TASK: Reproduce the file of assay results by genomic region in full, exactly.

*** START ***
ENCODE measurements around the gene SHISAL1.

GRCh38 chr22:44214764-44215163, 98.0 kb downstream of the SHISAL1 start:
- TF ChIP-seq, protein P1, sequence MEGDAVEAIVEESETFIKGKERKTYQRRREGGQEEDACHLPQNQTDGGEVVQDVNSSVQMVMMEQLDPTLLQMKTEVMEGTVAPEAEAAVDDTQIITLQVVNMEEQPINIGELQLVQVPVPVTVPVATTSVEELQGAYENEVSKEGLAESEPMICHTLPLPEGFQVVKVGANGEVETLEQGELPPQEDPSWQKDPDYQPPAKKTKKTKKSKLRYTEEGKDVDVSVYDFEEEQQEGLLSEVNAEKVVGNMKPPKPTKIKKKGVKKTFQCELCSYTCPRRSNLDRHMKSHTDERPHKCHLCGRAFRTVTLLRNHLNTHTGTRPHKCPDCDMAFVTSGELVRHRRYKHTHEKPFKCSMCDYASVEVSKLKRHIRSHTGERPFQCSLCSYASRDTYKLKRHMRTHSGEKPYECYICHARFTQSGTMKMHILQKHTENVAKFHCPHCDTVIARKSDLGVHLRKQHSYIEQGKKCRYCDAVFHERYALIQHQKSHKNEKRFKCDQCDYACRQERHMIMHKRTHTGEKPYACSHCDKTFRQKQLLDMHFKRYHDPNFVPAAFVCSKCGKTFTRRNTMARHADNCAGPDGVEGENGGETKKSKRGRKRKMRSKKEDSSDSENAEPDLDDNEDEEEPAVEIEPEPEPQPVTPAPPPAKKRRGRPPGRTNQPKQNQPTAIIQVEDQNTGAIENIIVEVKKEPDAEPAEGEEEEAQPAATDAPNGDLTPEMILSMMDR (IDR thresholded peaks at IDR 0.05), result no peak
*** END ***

ENCODE measurements around the gene SHISAL1.

GRCh38 chr22:44214764-44215163, 98.0 kb downstream of the SHISAL1 start:
- TF ChIP-seq, protein P1, sequence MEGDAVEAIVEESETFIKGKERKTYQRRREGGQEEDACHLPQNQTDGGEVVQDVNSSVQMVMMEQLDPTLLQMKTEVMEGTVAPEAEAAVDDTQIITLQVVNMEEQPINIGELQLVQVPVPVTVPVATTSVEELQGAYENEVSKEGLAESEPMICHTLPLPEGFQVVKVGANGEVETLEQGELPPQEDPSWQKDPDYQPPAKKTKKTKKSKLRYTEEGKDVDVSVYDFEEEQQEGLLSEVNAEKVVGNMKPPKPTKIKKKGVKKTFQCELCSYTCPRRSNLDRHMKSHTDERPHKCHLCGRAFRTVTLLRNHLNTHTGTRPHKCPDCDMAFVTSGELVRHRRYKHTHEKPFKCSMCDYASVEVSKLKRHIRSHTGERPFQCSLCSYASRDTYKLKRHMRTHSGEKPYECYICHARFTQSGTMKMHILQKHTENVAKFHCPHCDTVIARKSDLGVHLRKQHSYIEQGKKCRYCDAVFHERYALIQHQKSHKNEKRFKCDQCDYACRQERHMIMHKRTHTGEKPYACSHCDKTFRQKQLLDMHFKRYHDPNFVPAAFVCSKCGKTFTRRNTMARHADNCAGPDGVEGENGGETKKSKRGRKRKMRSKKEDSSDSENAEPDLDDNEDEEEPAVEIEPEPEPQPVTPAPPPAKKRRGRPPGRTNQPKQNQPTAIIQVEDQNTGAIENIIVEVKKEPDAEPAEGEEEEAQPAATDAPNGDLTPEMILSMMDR (IDR thresholded peaks at IDR 0.05), result no peak